When faced with a new macOS installation, I need to set up NAS shares to be automatically mounted to avoid the annoyance of macOS unmounting them on sleep or some other undefined interval and then having to remount them.
This is one of those scenarios where Windows does a much better job. Windows happily remembers the network share, and if disconnected from it, will attempt to re-connect.
There are a couple of approaches people have used to achieve similar on macOS, I know of two:
Mounting it manually, then dragging the mounted share to the login items for a user. Not quite my idea of discoverable, and I couldn’t get this to work reliably. It would either not show up again, or beach ball the crap out of Finder.
Using automount to mount the folder on access. This has the disadvantage of not showing up as a volume in the Finder sidebar by default, but this is easily remedied by adding it to Favorites. This is my preferred solution, and I’ll describe it in detail.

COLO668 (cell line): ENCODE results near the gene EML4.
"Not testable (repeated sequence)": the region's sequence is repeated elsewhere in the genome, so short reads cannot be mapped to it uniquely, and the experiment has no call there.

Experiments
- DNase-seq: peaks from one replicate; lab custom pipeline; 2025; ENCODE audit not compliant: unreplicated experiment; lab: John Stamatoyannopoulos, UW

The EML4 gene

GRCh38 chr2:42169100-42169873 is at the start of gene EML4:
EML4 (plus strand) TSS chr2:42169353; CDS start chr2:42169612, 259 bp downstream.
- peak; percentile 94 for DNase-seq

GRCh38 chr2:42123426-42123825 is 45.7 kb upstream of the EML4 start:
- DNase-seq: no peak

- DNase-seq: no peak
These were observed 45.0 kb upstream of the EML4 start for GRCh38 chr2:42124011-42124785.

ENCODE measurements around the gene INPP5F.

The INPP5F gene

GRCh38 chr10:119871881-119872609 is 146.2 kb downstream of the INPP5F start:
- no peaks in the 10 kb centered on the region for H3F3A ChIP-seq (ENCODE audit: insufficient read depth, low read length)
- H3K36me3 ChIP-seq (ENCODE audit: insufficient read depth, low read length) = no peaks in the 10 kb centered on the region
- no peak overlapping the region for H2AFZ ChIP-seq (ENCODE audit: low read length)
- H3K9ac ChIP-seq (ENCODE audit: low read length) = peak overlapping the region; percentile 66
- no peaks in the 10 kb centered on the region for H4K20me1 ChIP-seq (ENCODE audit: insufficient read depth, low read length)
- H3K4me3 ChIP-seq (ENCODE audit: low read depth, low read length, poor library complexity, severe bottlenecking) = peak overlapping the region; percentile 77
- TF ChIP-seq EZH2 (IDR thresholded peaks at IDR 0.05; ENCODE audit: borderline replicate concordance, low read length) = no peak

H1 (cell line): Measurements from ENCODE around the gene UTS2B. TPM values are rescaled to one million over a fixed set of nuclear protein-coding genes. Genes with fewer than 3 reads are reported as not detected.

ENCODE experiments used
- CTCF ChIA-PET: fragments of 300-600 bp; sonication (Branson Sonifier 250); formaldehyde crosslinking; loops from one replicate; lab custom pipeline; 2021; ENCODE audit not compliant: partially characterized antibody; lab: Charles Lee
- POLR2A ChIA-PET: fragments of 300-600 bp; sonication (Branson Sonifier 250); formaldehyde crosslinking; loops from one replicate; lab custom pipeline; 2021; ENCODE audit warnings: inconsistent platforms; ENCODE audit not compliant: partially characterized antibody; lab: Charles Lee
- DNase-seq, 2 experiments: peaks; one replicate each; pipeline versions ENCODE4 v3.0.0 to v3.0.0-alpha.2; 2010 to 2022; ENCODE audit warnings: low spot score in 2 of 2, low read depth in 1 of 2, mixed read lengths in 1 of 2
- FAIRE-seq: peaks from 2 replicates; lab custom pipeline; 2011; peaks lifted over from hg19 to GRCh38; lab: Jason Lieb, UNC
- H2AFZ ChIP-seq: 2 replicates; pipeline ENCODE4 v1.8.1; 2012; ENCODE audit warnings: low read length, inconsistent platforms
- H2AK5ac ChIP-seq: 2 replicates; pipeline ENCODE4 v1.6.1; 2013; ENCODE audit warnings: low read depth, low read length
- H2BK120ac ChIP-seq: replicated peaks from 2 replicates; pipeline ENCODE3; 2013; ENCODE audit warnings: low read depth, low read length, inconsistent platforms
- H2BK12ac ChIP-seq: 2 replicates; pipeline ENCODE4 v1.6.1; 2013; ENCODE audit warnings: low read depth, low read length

Add an automounter mapping
/etc/auto_master, and add an entry for NAS mappings. I like to mount my various NAS shares under
Example entry in
Make sure the directory you specify already exists.
For more details on the syntax of this file, see the
auto_master man page.
Create the NAS mapping file
Create the file
/etc/auto_nas, and add an entry for each NAS share you want to mount.
Media -fstype=smbfs ://USER:PASS@SERVER/SHARE
I usually use an IP address for
SERVER, to avoid any problems with DNS.
You want to ensure the permissions of this file prevents any non-root user from seeing its contents, as you need the user credentials in there for the automounter.
Reload the automounter
$ sudo automount -vc
You should see output like:
automount: /net updated automount: /home updated automount: /Network/NAS updated automount: no unmounts
Check whether it worked by opening the base directory (
/Network/NAS in my example), in Finder.
If it did, you should see a volume icon representing the share (
Media in my example).
You can then drag this into your Favorites bar, and it will automatically mount whenever you try to access it, with no password prompt.